Is topping trees good? Is it true tree topping can significantly reduce the potential of falling branches from trees that are in poor structural condition or that have grown too tall? Can it also improve the health of trees that are damaged or diseased?
Topping trees is definitely not good. And here’s why: topping (removing the top of a tree or a significant portion of the upper main stem, including much of the crown) can severely damage or outright kill a tree, impacting the health of your other plants and reducing curb appeal.
The loss of foliage from the crown after topping may cause the tree to starve, as its ability to produce nutrients through the process of photosynthesis is critically impaired. Massive cutting also invites insects, disease, and rampant decay into wounded areas. And for trees that survive the topping process, crown regrowth is compromised: foliage comes back denser as the tree struggles to grow new, stronger limbs, leading to a weaker overall structure with increased potential for falling branches.
It’s important to navigate the myths of tree care in order to avoid making costly and dangerous mistakes. Here are five other common tree care myths.
Staking young trees may be necessary for some particular species, as well as newly planted trees that haven’t yet established their root systems or whose trunks aren’t strong enough to stand without support. But most trees don’t require staking—and even for those trees that do, failing to remove stakes after an adequate amount of time, whether that be a season or a year, can inhibit or alter their growth and render trees dependent on outside support.
Unsure if, when, or for how long to stake? Research the age and species of your tree to determine how staking will affect its growth. Consider the season and length of time required for staking. And consult the nursery where you acquired the tree or a professional local arborist, such as Mr. Tree, for more advice.
Pruning can be necessary to maintain the health and life span of your tree. Structural pruning and properly thinning the crown of mature trees can prevent damage or stress from heavy wind and other extreme weather conditions, as air passes more easily through a thinner, rather than denser, crown. And pruning away dead, decayed, or diseased wood can promote local growth while further reducing safety hazards.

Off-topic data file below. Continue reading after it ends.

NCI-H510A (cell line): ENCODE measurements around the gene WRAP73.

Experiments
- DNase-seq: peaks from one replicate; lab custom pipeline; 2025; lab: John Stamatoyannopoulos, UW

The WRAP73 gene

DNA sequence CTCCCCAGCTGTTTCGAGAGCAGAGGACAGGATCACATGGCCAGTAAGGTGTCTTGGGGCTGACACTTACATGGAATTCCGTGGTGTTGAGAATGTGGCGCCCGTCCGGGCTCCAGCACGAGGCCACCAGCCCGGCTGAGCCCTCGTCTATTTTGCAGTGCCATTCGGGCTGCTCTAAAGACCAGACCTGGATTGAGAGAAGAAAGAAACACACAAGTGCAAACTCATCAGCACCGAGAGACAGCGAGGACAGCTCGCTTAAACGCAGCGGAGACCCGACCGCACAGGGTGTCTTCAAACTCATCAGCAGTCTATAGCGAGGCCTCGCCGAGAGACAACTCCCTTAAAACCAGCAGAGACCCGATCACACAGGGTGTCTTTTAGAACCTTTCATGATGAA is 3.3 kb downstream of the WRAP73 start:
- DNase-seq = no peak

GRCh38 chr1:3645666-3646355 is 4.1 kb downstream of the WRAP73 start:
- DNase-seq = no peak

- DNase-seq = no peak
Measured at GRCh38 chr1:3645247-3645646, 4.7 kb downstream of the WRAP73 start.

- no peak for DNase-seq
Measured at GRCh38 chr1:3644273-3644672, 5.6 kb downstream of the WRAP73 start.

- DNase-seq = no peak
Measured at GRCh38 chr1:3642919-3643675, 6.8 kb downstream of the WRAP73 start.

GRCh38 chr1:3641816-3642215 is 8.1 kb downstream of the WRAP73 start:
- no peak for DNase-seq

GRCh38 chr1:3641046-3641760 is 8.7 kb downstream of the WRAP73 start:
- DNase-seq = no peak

However, there are certainly improper ways of pruning, and cutting the branch flush with the trunk is one of them. When pruning flush with the trunk, the “collar” or base of the branch is removed, causing direct scarring to the trunk and increasing the size of the wound. As trees cannot “regrow” branches, the extensive scarring and wounding of the trunk prevents the tree from effectively compartmentalizing—the process by which a tree protects and seals its wounds, preventing decay and disease from entering the trunk. Once a branch is pruned flush with the trunk, the resulting wound is vulnerable to disease, decay, and infestation.
Most people imagine the crown of a tree is a mirror image of its roots or that most trees have one deep taproot from which smaller rootlets grow. Actually, the spread and depth of a tree’s root system depend on the age and species of the tree. Most trees in an urban environment have a lateral root system, and while some have taproots, these central, tapering roots may also grow horizontally, depending on the hardness of the subsoil below and the amount of available space for the roots to extend laterally. So the majority of the root systems of most mature urban trees extend only through the first three feet of soil.
Disturbances, amendments, and even alterations to the topsoil’s physical or chemical structure can critically impact the health of a tree, especially a young one without an established root system. And many trees have shallow root systems, such as conifers common in the Pacific Northwest, which make them susceptible to the effects of disturbed topsoil. That’s why it’s important to maintain an adequately hydrated and chemically balanced surface and topsoil, especially during hotter, drier months, while considering how any changes you make to the topsoil may physically affect the roots and overall health of your tree.
As a rule of thumb, most tree wounds, especially those made while pruning, should be left exposed. Attempting to “dress” a tree wound, whether using paint, tar, or another material, interferes with the process of compartmentalization. And as trees don’t “heal” their wounds but rather isolate and seal off damaged tissue, applying an external dressing to a wound may actually increase unnecessary moisture and prohibit evaporation, promoting fungal growth and providing food for invasive pathogens.
Likewise, filling cavities, a method (traditionally using concrete) of filling and sealing large holes and hollows in trees for cosmetic or structural reasons, may also impact compartmentalization and further damage the tree if done improperly. Also, filling cavities, an already expensive and inadvisable procedure, is generally ineffective at improving the stability of a tree or preventing it from collapsing.
In residential areas, caring for our trees is necessary for a number of vital reasons. Assuming a tree will grow without any attention may result in a malnourished, injured, or dead tree, as trees growing in a human-controlled environment need human care, maintenance, and attention to flourish. But when left alone, a tree in poor condition or at risk of falling becomes an immediate safety and property hazard. That’s when it’s time to call in a local expert for emergency tree removal and clearing, such as Mr. Tree. Hiring a professional, highly skilled, and up-to-date service you can trust may be essential for removing a disaster waiting to happen.